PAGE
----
12 December 2018, Wednesday, 11:43
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PACE Adopted Resolution On Belarusian Nuclear Power Station

The Parliamentary Assembly of the Council of Europe calls on Minsk not to issue a license to the Astravets NPP.

The Parliamentary Assembly of the Council of Europe (PACE) adopted a resolution on “Nuclear Protection and Safety in Europe” in Strasbourg on Thursday, it urges the atomic energy regulator of Belarus not to issue a license to the Belarusian nuclear power plant under construction until the international requirements for nuclear safety are implemented, Chairman of the Energy Commission of the Parliament of Lithuania Virgilijus Poderys reports.

On Thursday, the PACE voted in favor of such a resolution at a meeting in Strasbourg, Delfi.lt reports.

“The resolution was adopted with our proposals in the original text, with a strong statement that until the international requirements are fulfilled, the license must not be issued. This is the most important thing for us,” – Virgilijus Poderys, Chairman of the Commission on Energy Issues of the Seimas of Lithuania, who had participated in the PACE meeting, told BNS.

According to him, during the voting, 99 delegates were “for”, 18 – “against”, and 8 abstained.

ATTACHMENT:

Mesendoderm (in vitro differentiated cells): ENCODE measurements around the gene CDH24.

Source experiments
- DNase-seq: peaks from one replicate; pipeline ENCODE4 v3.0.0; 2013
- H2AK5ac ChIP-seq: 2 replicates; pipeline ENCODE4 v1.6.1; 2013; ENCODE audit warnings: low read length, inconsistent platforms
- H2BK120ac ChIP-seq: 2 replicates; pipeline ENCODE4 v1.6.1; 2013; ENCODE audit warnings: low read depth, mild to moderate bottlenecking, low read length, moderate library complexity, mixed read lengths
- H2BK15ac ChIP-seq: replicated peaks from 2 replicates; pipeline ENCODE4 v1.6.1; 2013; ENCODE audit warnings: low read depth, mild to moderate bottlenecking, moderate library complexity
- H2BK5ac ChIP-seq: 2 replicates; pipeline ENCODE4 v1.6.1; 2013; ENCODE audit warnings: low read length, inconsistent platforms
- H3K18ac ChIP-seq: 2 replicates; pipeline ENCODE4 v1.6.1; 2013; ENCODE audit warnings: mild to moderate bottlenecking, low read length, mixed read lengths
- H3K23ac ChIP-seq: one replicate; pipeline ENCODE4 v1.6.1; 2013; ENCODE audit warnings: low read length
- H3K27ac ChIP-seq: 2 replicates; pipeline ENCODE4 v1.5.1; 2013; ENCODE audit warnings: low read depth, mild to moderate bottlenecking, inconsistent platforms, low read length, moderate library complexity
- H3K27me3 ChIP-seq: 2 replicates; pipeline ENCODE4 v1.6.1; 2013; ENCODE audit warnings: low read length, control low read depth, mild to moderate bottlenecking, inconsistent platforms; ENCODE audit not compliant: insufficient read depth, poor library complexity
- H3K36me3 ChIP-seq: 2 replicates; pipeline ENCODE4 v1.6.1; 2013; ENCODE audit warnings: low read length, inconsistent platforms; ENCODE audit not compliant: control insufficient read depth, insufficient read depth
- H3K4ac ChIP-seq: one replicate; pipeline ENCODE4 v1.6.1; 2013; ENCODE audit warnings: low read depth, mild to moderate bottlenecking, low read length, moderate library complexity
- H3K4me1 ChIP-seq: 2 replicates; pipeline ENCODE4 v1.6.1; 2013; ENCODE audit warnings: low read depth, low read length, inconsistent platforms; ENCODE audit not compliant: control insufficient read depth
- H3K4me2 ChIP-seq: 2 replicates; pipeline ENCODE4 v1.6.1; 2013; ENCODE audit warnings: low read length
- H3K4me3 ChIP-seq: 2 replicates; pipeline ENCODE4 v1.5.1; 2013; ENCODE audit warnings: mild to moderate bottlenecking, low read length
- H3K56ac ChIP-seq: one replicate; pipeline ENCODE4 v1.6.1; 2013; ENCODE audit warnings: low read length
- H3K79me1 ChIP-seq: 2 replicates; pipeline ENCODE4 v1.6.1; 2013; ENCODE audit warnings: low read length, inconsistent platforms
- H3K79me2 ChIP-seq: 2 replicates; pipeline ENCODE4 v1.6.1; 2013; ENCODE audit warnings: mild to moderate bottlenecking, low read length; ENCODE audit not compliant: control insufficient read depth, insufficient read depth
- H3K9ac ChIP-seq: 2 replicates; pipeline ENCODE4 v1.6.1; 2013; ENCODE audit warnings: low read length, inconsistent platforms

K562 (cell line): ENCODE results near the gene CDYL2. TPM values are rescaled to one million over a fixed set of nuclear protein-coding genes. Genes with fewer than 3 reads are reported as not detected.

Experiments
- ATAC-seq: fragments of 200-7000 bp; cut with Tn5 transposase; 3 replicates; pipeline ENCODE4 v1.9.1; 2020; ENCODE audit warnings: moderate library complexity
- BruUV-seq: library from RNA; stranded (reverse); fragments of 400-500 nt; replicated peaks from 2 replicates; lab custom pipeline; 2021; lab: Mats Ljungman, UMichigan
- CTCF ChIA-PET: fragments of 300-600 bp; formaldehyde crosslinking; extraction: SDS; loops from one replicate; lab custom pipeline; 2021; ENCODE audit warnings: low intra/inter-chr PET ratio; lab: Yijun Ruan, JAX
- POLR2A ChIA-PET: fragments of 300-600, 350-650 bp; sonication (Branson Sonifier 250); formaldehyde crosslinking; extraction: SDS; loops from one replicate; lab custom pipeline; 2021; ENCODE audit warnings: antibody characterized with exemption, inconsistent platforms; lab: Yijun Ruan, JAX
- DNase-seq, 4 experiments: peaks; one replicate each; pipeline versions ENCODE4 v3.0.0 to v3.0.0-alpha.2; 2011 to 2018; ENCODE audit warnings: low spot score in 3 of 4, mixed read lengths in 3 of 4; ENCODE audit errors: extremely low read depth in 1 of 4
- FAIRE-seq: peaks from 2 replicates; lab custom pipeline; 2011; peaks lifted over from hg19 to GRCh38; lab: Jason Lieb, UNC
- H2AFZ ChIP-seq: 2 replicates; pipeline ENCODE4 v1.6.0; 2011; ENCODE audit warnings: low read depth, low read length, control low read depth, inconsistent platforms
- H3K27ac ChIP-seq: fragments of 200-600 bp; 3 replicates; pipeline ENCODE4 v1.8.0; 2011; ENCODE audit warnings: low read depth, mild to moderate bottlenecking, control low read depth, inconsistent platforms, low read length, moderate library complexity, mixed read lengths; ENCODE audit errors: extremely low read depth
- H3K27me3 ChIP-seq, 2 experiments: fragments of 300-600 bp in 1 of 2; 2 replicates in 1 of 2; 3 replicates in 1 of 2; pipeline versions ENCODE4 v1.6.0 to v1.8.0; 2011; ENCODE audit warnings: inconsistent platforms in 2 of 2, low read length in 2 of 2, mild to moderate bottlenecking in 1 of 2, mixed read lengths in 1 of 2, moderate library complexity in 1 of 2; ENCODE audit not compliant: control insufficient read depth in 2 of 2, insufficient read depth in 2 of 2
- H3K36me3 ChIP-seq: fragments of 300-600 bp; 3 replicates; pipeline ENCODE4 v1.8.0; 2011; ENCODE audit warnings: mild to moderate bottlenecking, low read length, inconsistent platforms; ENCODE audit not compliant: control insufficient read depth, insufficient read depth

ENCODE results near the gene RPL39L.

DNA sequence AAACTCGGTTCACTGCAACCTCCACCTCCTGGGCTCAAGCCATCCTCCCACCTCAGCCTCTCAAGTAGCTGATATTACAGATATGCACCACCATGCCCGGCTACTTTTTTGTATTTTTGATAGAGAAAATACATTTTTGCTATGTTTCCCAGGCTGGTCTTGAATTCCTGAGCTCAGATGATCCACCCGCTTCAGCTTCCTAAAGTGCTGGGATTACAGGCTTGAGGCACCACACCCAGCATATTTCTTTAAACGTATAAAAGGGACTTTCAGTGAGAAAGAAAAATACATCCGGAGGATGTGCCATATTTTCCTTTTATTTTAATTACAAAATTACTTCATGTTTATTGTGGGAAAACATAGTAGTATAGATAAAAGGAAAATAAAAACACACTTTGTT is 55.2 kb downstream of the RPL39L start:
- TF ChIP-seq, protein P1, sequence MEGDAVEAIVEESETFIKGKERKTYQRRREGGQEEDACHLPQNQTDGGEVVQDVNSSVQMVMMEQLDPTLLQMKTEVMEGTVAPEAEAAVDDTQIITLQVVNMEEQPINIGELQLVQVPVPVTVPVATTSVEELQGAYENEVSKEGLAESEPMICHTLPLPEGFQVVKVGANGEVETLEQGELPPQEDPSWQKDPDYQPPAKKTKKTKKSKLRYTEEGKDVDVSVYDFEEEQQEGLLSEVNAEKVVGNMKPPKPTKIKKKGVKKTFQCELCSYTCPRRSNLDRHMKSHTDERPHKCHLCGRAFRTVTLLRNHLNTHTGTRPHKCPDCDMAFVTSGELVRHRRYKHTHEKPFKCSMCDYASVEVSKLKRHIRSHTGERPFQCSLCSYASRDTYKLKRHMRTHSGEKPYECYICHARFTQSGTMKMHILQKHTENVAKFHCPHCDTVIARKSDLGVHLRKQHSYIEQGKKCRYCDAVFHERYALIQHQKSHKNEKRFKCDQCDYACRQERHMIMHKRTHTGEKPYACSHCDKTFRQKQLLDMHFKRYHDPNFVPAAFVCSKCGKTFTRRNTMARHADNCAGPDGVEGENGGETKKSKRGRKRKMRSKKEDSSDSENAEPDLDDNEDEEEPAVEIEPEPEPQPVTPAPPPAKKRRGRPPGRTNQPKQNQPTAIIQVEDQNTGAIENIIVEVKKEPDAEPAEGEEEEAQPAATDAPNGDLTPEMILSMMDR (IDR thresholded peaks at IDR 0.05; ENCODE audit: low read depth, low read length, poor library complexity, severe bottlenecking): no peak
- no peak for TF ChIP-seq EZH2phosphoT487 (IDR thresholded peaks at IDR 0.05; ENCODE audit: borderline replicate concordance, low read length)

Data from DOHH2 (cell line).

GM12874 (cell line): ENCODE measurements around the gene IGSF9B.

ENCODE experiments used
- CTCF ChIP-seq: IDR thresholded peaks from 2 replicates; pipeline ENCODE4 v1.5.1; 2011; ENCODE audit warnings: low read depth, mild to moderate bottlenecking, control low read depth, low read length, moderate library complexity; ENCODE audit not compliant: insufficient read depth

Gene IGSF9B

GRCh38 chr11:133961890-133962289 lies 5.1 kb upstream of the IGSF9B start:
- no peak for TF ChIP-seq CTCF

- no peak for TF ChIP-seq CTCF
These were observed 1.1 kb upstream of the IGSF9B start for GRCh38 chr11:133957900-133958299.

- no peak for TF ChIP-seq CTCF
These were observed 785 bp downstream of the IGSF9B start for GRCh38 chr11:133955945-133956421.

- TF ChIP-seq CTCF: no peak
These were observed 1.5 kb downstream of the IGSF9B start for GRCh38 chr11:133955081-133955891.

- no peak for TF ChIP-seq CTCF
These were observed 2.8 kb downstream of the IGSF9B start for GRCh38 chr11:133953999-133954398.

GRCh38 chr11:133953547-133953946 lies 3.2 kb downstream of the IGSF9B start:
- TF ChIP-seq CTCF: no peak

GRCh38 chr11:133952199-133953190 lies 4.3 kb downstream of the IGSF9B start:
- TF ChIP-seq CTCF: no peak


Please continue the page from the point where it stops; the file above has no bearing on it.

The document also calls to provide protection from a crash of a heavy transport plane, to improve the ways of informing the public in neighboring countries about incidents, to sign agreements on emergency situations with Lithuania and other neighboring countries.

Lithuanian Foreign Minister Linas Linkevicius welcomed on his Twitter the adoption of the PACE resolution, stressing that the Astravets NPP threatens the entire region and called for joint efforts to stop this dangerous project.

Earlier, Poderys stated to BNS that the resolution, although it doesn’t lay Belarus under an obligation, is nevertheless an important instrument of pressure on Minsk.

Lithuania accuses Belarus that the future nuclear power plant is being built without complying with all safety requirements and international rules 50 kilometers from Vilnius and 30 kilometers from the Lithuanian border. In an effort to complicate the implementation of the project, Lithuania promises to block the import of electricity from Belarus.

Official Minsk dismisses these allegations.

Two VVER-type reactors (a water-water power reactor) are installed at the NPP in Astravets, each with a capacity of 1200 megawatts. Belarus hopes that the first reactor will be ready for electricity production no later than the end of 2019, and the second – in mid-2020. The project is funded by the Russian government, it is implemented by the Russian state corporation Rosatom.